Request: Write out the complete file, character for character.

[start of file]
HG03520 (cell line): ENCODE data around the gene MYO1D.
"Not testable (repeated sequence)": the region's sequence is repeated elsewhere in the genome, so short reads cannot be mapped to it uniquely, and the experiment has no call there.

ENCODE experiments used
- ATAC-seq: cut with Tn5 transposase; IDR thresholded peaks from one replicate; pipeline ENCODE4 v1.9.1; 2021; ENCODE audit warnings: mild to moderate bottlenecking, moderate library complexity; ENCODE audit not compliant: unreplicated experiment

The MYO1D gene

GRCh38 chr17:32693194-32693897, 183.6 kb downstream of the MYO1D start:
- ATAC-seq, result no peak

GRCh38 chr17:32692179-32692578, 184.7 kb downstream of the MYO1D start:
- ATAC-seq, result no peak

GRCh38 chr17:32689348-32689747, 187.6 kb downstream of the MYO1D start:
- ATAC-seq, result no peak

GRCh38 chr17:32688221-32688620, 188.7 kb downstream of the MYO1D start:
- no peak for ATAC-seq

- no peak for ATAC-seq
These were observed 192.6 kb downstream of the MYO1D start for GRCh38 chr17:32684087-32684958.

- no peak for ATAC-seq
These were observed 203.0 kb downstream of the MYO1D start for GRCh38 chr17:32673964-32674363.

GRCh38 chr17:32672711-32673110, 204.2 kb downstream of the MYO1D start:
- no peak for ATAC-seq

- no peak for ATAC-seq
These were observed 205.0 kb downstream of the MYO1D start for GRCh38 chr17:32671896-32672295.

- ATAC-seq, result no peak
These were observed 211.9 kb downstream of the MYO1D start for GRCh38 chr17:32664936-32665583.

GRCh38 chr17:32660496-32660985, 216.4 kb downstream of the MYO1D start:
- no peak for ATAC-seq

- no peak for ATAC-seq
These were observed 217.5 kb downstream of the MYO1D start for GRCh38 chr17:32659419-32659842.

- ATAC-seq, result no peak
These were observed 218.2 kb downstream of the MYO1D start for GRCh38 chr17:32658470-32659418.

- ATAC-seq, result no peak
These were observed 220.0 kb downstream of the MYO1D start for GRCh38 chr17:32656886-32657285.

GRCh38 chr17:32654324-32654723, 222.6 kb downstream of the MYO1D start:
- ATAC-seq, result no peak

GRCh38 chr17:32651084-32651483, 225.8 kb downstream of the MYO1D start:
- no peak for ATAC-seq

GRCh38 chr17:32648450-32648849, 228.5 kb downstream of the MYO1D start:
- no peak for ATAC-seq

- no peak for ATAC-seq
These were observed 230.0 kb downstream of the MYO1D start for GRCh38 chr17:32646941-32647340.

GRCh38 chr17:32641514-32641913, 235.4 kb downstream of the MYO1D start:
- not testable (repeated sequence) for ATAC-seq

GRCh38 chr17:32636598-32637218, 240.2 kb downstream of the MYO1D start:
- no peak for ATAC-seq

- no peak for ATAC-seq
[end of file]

HG03520 (cell line): ENCODE data around the gene MYO1D.
"Not testable (repeated sequence)": the region's sequence is repeated elsewhere in the genome, so short reads cannot be mapped to it uniquely, and the experiment has no call there.

ENCODE experiments used
- ATAC-seq: cut with Tn5 transposase; IDR thresholded peaks from one replicate; pipeline ENCODE4 v1.9.1; 2021; ENCODE audit warnings: mild to moderate bottlenecking, moderate library complexity; ENCODE audit not compliant: unreplicated experiment

The MYO1D gene

GRCh38 chr17:32693194-32693897, 183.6 kb downstream of the MYO1D start:
- ATAC-seq, result no peak

GRCh38 chr17:32692179-32692578, 184.7 kb downstream of the MYO1D start:
- ATAC-seq, result no peak

GRCh38 chr17:32689348-32689747, 187.6 kb downstream of the MYO1D start:
- ATAC-seq, result no peak

GRCh38 chr17:32688221-32688620, 188.7 kb downstream of the MYO1D start:
- no peak for ATAC-seq

- no peak for ATAC-seq
These were observed 192.6 kb downstream of the MYO1D start for GRCh38 chr17:32684087-32684958.

- no peak for ATAC-seq
These were observed 203.0 kb downstream of the MYO1D start for GRCh38 chr17:32673964-32674363.

GRCh38 chr17:32672711-32673110, 204.2 kb downstream of the MYO1D start:
- no peak for ATAC-seq

- no peak for ATAC-seq
These were observed 205.0 kb downstream of the MYO1D start for GRCh38 chr17:32671896-32672295.

- ATAC-seq, result no peak
These were observed 211.9 kb downstream of the MYO1D start for GRCh38 chr17:32664936-32665583.

GRCh38 chr17:32660496-32660985, 216.4 kb downstream of the MYO1D start:
- no peak for ATAC-seq

- no peak for ATAC-seq
These were observed 217.5 kb downstream of the MYO1D start for GRCh38 chr17:32659419-32659842.

- ATAC-seq, result no peak
These were observed 218.2 kb downstream of the MYO1D start for GRCh38 chr17:32658470-32659418.

- ATAC-seq, result no peak
These were observed 220.0 kb downstream of the MYO1D start for GRCh38 chr17:32656886-32657285.

GRCh38 chr17:32654324-32654723, 222.6 kb downstream of the MYO1D start:
- ATAC-seq, result no peak

GRCh38 chr17:32651084-32651483, 225.8 kb downstream of the MYO1D start:
- no peak for ATAC-seq

GRCh38 chr17:32648450-32648849, 228.5 kb downstream of the MYO1D start:
- no peak for ATAC-seq

- no peak for ATAC-seq
These were observed 230.0 kb downstream of the MYO1D start for GRCh38 chr17:32646941-32647340.

GRCh38 chr17:32641514-32641913, 235.4 kb downstream of the MYO1D start:
- not testable (repeated sequence) for ATAC-seq

GRCh38 chr17:32636598-32637218, 240.2 kb downstream of the MYO1D start:
- no peak for ATAC-seq

- no peak for ATAC-seq